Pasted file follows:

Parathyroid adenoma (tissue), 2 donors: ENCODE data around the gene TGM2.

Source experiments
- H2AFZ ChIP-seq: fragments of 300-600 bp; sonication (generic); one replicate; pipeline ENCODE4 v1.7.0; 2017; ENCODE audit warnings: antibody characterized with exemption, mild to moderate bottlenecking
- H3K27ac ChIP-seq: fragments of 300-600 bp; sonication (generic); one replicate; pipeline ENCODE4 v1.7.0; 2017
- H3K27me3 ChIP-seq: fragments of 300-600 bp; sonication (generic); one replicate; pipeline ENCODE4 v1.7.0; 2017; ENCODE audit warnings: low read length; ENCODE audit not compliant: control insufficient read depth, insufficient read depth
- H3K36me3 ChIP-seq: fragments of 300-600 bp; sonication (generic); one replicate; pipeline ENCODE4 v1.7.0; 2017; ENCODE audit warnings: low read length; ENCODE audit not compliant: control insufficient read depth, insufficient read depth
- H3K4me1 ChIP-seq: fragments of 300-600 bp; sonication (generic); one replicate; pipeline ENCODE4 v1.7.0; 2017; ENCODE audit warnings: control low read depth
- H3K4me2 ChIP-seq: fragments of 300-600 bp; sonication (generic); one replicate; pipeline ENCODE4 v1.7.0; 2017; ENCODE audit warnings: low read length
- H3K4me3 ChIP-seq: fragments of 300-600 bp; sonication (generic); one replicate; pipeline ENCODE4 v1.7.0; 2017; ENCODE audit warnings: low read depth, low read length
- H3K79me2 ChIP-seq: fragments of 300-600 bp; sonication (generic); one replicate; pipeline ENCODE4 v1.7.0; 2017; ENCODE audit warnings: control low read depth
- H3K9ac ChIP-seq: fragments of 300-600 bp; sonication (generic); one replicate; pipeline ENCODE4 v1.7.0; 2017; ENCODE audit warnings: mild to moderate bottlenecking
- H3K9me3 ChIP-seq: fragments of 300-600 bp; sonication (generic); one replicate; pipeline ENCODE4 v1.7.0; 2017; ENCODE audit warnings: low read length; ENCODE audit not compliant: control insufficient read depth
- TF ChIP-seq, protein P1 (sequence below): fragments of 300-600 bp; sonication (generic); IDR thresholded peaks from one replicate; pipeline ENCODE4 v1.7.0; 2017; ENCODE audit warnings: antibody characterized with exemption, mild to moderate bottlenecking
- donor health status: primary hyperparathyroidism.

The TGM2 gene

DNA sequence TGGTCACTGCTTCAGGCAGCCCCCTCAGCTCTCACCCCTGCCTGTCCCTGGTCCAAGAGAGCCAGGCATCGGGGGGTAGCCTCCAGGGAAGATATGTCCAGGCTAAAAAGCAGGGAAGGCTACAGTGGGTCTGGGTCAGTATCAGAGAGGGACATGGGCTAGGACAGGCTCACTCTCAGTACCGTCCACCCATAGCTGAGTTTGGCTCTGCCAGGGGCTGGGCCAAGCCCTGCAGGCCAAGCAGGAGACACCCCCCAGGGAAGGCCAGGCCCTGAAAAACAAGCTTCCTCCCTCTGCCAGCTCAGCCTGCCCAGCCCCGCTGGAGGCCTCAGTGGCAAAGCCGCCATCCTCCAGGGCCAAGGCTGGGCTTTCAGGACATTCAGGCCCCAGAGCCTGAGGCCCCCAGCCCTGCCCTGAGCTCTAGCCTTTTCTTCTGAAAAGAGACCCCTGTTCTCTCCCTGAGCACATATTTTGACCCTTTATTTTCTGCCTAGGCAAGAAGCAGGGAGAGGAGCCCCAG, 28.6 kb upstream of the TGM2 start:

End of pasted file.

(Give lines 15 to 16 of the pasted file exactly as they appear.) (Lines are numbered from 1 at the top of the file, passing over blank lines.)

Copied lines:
The TGM2 gene

DNA sequence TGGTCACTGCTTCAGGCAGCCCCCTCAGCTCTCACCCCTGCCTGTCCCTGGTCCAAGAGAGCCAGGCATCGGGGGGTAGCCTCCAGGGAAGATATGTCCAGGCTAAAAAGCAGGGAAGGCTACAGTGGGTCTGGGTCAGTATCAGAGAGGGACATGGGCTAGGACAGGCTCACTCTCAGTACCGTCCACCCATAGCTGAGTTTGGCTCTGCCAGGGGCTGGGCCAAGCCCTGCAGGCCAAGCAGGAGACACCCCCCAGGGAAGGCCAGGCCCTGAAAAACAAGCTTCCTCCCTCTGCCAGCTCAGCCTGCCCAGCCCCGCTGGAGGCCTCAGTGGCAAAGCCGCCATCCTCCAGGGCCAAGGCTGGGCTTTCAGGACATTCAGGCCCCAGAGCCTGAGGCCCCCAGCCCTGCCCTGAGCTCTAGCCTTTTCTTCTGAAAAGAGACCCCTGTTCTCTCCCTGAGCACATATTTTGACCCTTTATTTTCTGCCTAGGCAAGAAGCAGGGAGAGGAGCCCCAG, 28.6 kb upstream of the TGM2 start: